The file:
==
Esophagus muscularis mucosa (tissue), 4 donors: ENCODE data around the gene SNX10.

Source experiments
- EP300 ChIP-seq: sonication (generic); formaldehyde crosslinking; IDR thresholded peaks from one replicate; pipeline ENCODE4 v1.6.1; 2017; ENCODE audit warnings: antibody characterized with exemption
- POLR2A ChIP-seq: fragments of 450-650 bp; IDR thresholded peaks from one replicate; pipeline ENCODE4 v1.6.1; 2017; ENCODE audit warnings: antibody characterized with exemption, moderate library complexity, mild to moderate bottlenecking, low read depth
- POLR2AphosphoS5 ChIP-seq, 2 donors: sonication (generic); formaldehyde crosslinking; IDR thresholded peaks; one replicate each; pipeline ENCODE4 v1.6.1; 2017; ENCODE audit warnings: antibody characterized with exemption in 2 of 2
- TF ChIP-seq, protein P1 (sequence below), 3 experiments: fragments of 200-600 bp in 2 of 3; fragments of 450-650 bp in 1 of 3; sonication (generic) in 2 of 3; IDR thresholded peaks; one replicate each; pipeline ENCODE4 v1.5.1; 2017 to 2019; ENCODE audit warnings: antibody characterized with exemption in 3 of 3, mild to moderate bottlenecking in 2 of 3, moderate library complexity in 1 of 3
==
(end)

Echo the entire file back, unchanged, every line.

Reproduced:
Esophagus muscularis mucosa (tissue), 4 donors: ENCODE data around the gene SNX10.

Source experiments
- EP300 ChIP-seq: sonication (generic); formaldehyde crosslinking; IDR thresholded peaks from one replicate; pipeline ENCODE4 v1.6.1; 2017; ENCODE audit warnings: antibody characterized with exemption
- POLR2A ChIP-seq: fragments of 450-650 bp; IDR thresholded peaks from one replicate; pipeline ENCODE4 v1.6.1; 2017; ENCODE audit warnings: antibody characterized with exemption, moderate library complexity, mild to moderate bottlenecking, low read depth
- POLR2AphosphoS5 ChIP-seq, 2 donors: sonication (generic); formaldehyde crosslinking; IDR thresholded peaks; one replicate each; pipeline ENCODE4 v1.6.1; 2017; ENCODE audit warnings: antibody characterized with exemption in 2 of 2
- TF ChIP-seq, protein P1 (sequence below), 3 experiments: fragments of 200-600 bp in 2 of 3; fragments of 450-650 bp in 1 of 3; sonication (generic) in 2 of 3; IDR thresholded peaks; one replicate each; pipeline ENCODE4 v1.5.1; 2017 to 2019; ENCODE audit warnings: antibody characterized with exemption in 3 of 3, mild to moderate bottlenecking in 2 of 3, moderate library complexity in 1 of 3